D.M.: Please don't think your reading is inadequate. I cannot read the unreadable, it's language obscures its meaning. I too am locked out. Yet, I intuit that there must be something in there, it must mean something. I found the following quote from René Magritte when revisiting my sketchbook "everything we see hides another thing, we always want to see what is hidden by what we see”. This also led me to thinking about your piece The Secret. I find it a very powerful work. I know very little behind the piece, so please forgive me if I misread it. The asymmetrical bracketing operates as a code to be decrypted. The form and structure of the brackets protect and reinforce what is hidden. I want to decode the work and know what is hidden inside The Secret — while simultaneously questioning if I really want to know? The central space remains open (ambiguous) allowing my imagination to project into it. I'm not comparing works, I respect they are from very different positions with very different meanings, but I think maybe there is a similarity in the way they could be read by a viewer.

I like ambiguity in my work (in a playful sense). We are ambiguous creatures living in an ambiguous world (which are our realities?). By taking an ambiguous position, I'm not stating this is how it is or this is how you should read my work. I like there to be space for the imagination to play and explore — to run with the work. Maybe, this is where the real art takes place?

I think WTU differs very much from the MOUSE project in that the algorithm system enforces an autonomy over the work. There is no space for the the sensual and expressive human, only a mechanised system of doing under instruction. Human ‘doing’ rather than human ‘being’. Where as, the mouse drawings, were produced unconsciously while engaged in real day-to-day activities. In some way that makes the MOUSE drawings embodied in and by a world.

I recall, when making the WTU drawings they would often remind me of mandala drawings or mantras. The idea of repetition in order to gain insight. I think where the work differs from MOUSE, is that you can repeat something over and over but if isn't embodied in the world, where is the understanding? I mean understanding in the sense of a change of perception or behaviour.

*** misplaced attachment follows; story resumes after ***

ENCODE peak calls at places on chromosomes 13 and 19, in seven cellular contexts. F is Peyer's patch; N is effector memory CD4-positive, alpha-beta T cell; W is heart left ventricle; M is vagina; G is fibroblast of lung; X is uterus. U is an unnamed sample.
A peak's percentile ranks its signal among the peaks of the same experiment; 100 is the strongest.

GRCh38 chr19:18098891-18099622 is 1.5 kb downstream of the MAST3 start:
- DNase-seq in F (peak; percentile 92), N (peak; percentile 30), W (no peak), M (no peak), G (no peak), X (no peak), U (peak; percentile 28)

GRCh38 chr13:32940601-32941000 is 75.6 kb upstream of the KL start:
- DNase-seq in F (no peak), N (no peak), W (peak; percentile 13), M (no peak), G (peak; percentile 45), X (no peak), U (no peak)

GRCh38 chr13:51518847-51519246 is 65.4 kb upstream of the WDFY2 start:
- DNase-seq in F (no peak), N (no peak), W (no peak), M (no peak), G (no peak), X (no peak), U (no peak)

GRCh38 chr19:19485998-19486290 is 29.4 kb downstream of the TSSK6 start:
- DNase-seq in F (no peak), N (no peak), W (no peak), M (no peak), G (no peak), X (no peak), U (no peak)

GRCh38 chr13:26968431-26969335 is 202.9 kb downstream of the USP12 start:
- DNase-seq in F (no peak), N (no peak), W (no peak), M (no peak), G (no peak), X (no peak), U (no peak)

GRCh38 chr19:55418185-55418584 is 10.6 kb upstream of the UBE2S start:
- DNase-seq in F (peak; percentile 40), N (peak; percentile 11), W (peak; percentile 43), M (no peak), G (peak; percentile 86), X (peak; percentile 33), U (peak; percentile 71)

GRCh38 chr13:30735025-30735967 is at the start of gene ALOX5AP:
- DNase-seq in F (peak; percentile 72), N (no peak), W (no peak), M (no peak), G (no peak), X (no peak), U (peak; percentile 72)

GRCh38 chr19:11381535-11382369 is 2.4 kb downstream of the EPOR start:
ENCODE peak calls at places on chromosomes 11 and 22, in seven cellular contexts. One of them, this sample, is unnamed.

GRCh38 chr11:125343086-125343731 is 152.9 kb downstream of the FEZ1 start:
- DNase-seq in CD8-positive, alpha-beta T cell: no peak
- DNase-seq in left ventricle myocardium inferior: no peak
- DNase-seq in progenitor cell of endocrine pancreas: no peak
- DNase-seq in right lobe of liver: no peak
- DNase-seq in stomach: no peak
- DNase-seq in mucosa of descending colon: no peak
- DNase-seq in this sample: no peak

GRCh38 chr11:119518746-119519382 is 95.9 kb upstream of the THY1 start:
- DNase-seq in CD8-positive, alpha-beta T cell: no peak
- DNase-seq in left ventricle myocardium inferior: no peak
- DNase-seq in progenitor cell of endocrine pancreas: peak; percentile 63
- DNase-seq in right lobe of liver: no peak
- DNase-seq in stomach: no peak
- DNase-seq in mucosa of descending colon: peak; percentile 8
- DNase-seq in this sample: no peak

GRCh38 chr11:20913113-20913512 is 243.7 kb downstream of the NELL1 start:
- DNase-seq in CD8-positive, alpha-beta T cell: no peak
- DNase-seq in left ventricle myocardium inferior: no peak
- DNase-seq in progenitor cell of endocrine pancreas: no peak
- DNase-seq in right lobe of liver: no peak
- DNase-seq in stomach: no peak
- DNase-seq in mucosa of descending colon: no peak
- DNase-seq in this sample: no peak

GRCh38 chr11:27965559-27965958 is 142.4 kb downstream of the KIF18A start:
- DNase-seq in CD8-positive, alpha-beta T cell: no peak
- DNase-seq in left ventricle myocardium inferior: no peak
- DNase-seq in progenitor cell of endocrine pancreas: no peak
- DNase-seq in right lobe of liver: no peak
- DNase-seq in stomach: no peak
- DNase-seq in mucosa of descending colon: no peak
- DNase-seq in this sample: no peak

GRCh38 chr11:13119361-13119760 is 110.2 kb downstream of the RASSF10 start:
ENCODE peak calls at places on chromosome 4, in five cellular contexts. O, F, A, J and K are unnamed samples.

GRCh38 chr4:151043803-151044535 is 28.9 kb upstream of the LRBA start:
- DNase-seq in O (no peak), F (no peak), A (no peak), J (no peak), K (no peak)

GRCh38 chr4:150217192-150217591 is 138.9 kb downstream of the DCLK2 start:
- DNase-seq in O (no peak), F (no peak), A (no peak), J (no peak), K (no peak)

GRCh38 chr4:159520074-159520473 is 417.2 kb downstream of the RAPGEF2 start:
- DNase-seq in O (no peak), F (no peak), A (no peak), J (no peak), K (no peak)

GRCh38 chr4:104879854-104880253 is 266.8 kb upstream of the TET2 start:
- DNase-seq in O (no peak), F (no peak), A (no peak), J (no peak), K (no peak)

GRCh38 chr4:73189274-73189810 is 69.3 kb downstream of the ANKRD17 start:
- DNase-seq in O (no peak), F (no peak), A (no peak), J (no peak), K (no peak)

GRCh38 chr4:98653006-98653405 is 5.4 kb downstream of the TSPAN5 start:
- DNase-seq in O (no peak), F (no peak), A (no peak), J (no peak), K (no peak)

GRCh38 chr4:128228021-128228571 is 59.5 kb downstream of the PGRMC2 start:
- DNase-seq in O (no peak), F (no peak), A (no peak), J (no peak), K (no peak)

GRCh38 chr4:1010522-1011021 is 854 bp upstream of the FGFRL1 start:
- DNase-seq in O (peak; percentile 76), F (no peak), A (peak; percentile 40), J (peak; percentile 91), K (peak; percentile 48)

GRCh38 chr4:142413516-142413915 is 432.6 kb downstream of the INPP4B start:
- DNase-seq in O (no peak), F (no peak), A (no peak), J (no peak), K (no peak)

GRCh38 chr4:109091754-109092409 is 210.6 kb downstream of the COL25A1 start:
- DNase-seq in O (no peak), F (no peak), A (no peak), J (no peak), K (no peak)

I’ve never felt it necessary to distance myself from the early abstract paintings. I see that time as part of the journey. I was aware I was wandering, imitating and repeating earlier artists work. However, what I learnt from those artists and my working processes I still carry with me today, and value wholeheartedly. The choice of abstract painting as a source arose from a series of hybrid paintings, Paradigm Shift, in which I had been attempting to embody the digital and re-code the analogue. The process attempted to create a feedback loop turning inside out both digital and analogue. Works remade themselves through samples, which were in turn sample selves in which variable re-configurations arose. It was a process mimicking digital culture, yet felt a very natural and organic way to explore and develop my work. It also created its own genealogy through the process.

With WTU I wanted to see what would happen, how the idea(s) would emerge. Looking back through my sketchbook, I was also interested in the idea of 'a subjective experience of being immersed in data'. A reflection on our current situation, in that we are surrounded by all this information but don’t fully understand what to do with it. We relentlessly focus on practical application for economic return without any true understanding of its physiological, psychological and social effects.

The idea of embodiment, or lack of embodiment in WTU, I later brought into Space of Spaces and the Phase Portrait drawings. To give you a greater insight, I will share with you a draft description about the work. Please note this is by no means finished, but reflects where I am with the project right now [2016].

We create sense and meaning from selective patterns of information we perceive in the world. We code and re-code our worlds to find order and meaning from within a perceived chaos. Meaning is constructed through a relationship between ourselves and the world - it is that which we can give interpretation to. Information is not meaning. Neither is information something that just exists out there in the world, it is a construct carried by physical markers and as such may be hacked into variable combinations.

This project began with the proposition of creating a book using an ISBN as a starting point. An ISBN is a machine readable code used to recognise and identify the product form of a book. It contains information pertaining to language, publisher and publication — but not the work inside. So, what happens when the systems <productidentifier> (the code) becomes the content? What happens when the information becomes too complex and unreadable by machine? and how is it perceived and interpreted by us? [when meaning is not guaranteed]

Into this, I also wanted to introduce strategies and principles from evolutionary biology and dynamical systems theory to re-define my drawing process. Concepts such as emergence, individuation and topological thinking expressed through a drawing system. By beginning with a few simple rules I could generate highly recursive, complex and variable forms. Information is re-coded — generating its system — embodied as form. The emergence of form presupposes the presence of information.